More Body Bags

After a bunch of school children are killed, American police track the killer to Pakistan. There they run into some legal problems: not only did the killer use a drone instead of an assault rifle, he had a full-fledged legal opinion drafted by a full-fledged Pakistani lawyer justifying his drone program. And he won’t let the cops read the thing. Oh well, nothing to do.

9 thoughts on “More Body Bags

  1. The fact of the matter is:
    There was a visit to the school by a former U.S. military general who was in command in Pakistan and suspected of attacks upon that country. The kids were just collateral damage.

  2. If you’re interested in some information on how the “drone era” came to be and where it may be headed, see Oliver Stone’s The Untold History of the United States s01e10 (season 1, episode 10 of the series).

  3. «Said the mouse to the cur, ‘Such a trial, dear Sir, With no jury or judge, would be wasting our breath.’

    ‘I’ll be judge, I’ll be jury,’ Said cunning old Fury: ‘I’ll try the whole cause, and condemn you to death.»


  4. I don’t know Ted, you really seem to spend a lot of time on this drone issue, and… well, I like you, I like your work, but, I don’t really care about blasting muslims to smithereens. Whether innocent or not, who cares. They just aren’t me. They aren’t my people. In fact, they are opposed to me and my people, so, fuck them. It seems a little naive for you to identify so much with them. Have you read Sam Harris’ critiques of Islam?

    • @Aaron, thank you very much for your honesty. Really. Most people I think agree with you. Certainly most editors seem to. No one really cares about the drone strikes. To answer your question, I don’t know why I am so different from so many other people, but I have always had trouble dehumanizing other human beings. Maybe it’s the fact that I travel a lot, and have gotten to meet a lot of people, including a lot of Muslims, even militant Taliban, and have found that there really isn’t much difference between them and us. Maybe it’s the fact that I come from a very small, fractured, messed-up family. So I don’t identify that much with my own kind. Maybe it’s the fact that I’ve always felt like a foreigner here in the United States, unable to relate to many of my countrymen. As is the case with this very popular bad movie that we’re talking about now. But I did resent that you call me naïve. I don’t particularly care for Islam, but I don’t really particularly care for religion. All religions are lies. Lies are stupid distractions. But that doesn’t make it okay for us to go around killing people just for fun. I guess the part that I really find galling, almost more than the killing itself, is how high and mighty we talk even while we are acting so low.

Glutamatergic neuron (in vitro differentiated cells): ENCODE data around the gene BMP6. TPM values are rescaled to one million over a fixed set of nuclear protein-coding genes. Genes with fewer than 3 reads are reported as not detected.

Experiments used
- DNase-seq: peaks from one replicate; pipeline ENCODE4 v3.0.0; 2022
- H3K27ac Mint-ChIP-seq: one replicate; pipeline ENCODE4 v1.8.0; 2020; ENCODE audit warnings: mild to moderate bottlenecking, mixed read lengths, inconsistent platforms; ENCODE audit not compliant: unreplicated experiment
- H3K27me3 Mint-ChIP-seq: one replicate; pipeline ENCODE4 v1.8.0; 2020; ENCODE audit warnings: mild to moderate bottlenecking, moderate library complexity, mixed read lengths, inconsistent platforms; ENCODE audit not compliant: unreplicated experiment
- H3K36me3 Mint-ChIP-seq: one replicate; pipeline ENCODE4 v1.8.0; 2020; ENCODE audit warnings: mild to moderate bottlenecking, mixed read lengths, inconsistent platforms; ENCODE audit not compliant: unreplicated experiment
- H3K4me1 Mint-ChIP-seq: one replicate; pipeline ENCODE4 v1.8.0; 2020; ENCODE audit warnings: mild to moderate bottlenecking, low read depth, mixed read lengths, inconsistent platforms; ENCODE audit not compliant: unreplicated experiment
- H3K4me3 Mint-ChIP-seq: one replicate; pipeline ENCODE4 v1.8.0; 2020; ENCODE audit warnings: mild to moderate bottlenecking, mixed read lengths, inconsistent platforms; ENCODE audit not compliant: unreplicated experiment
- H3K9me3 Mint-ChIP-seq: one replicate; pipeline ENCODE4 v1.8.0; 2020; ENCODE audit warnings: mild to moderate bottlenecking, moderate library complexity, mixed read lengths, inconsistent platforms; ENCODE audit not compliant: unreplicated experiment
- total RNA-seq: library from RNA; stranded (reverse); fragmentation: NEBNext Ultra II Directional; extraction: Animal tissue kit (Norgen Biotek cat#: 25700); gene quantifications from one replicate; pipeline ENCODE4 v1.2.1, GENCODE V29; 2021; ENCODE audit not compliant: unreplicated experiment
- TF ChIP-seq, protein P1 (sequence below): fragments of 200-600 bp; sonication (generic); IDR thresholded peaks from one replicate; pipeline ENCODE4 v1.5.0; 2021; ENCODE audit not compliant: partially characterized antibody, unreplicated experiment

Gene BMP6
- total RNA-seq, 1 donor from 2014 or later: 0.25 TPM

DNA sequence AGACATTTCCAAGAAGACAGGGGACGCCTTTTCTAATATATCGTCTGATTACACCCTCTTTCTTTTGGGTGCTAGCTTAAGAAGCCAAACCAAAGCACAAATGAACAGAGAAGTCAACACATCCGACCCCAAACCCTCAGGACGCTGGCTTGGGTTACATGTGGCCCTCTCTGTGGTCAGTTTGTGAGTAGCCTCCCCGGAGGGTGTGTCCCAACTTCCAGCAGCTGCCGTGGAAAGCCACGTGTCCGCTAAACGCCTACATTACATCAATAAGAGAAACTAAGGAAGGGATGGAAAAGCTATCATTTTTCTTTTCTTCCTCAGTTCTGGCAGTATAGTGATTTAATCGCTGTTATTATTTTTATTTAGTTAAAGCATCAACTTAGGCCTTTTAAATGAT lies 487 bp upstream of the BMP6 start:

5. You’re right Aaron – years back, a work colleague who had grown up in Afghanistan told me that the US was going to rue the day they stepped into the Middle East. He said that the American people had no clue as to the nature of the people they were going to mess with, and that the idea that you could beat them and that they would back down was impossible with their culture, religion and mindset. He said that the Middle East – especially Afghanistan was a Tar Baby that you could never get away from. Every drone strike is liking whacking a beehive with a stick – with the same results – let alone the ethical issues…

  6. Ted, I think it’s the fact that you travel (whether “a lot” or “at all”). Folks who get out of the cesspool they live in tend to see people as people rather than as animals – or irrelevant trash.

    I’ve lived in Germany and currently live in Mexico. In my experience these countries’ people simply don’t have the attitude that they are superior to all others. And living amongst them tends to alter that arrogance that is so prevalent in the U.S.

    Keep up the good work. 🙂

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